Skip to: Content
Skip to: Site Navigation
Skip to: Search

The GPS as dashboard snitch

Data from popular navigation aid helps police. What about privacy?

By Carol J. WilliamsLos Angeles Times / December 9, 2008

Court across the country grapple with whether a car's GPS unit can rat out the driver.



In their cocoons of leather upholstery, soothing high-tech sound systems, and automatically activated personal seat settings, drivers have come to regard their car interiors as mobile extensions of the homes that are their private refuges.

Skip to next paragraph

The courts have tended to disagree.

Global positioning systems and factory-installed “black box” event data recorders effectively keep late-model vehicles under surveillance 24/7, providing evidence that can place a suspect at a crime scene, undermine an alibi, expose a cheating spouse, or prove liability in an accident.

Although privacy rights advocates warn that the devices augment an already intrusive network of security cameras, speed-monitoring radars, and instantly available databases, police and prosecutors hail the technologies as powerful investigative and forensic tools.

GPS tracking records introduced at trial put a Yolo County, Calif., man at the scene of arson fires, leading to his conviction in October for setting a dozen blazes in 2006.

A Commerce, Calif., man suspected of robbery was tracked by police detectives who planted a GPS unit in his car, mapping his movements and using the evidence to convince a jury he was guilty of assault with a deadly weapon.

In murder cases in Illinois, Washington, and California, the technology has been credited with helping establish guilt.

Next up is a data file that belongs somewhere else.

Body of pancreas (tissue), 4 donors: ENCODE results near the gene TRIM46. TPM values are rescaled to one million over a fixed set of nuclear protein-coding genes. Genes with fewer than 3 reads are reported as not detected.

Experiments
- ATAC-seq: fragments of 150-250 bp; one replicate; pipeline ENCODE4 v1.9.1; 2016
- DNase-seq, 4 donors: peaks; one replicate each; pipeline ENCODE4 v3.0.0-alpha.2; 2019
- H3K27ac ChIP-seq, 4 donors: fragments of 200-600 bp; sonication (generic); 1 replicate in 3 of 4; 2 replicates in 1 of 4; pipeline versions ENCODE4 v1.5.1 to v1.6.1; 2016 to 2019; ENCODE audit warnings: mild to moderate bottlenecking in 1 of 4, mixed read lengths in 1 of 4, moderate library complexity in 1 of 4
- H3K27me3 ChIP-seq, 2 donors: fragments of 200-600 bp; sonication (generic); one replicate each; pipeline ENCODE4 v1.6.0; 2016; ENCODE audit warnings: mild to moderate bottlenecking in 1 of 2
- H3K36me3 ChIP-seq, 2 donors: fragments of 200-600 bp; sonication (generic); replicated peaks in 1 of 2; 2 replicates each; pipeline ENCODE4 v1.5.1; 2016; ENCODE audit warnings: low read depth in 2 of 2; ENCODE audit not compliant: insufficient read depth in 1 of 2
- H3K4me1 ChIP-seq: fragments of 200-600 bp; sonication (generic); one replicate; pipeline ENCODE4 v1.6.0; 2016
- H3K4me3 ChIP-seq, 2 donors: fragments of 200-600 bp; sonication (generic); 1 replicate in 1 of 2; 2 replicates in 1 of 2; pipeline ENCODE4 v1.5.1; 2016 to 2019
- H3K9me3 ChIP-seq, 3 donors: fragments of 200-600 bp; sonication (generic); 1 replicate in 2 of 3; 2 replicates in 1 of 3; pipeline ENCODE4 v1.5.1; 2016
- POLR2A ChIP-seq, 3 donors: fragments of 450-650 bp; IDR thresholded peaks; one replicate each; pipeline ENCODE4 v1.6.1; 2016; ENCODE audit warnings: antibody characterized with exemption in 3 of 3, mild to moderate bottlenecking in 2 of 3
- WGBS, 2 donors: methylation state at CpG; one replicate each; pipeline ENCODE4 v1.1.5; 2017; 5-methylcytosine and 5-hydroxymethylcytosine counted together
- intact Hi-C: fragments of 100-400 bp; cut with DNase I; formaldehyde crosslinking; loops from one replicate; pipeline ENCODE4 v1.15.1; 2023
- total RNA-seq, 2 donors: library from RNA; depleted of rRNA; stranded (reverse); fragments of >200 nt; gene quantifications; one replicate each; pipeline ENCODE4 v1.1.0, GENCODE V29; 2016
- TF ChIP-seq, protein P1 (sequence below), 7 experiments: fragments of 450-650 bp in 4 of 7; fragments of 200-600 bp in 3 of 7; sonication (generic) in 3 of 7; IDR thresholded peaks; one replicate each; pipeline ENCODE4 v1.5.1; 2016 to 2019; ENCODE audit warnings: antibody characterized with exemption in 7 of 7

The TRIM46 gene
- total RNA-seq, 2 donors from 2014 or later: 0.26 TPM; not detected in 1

The evidence is sometimes the product of unwitting self-surveillance. GPS units keep positioning tracks that, if not erased, create a record of a person’s movements.

Event data recorders are standard equipment in most new cars. They record speed, braking, signaling, and other driving behaviors, and can show investigators vital details about what led to a crash.

Wisconsin attorney David A. Schumann, who did some of the earliest legal analysis of GPS potential, points out its usefulness in tracking suspects, locating victims, and monitoring released convicts. “There are cases where people have gotten hung by their own GPS, bought for purposes of evading the law only to have it used against them,” Mr. Schumann says of drug traffickers and migrant smugglers caught with evidence they unknowingly gathered against themselves.

He also recalled the case of a Wisconsin man compelled to plead no contest to felony charges after using a GPS to stalk a former girlfriend.

Corporate owners of car and truck fleets, like rental and delivery companies, legally can track their vehicles and act on employee misconduct detected in the process.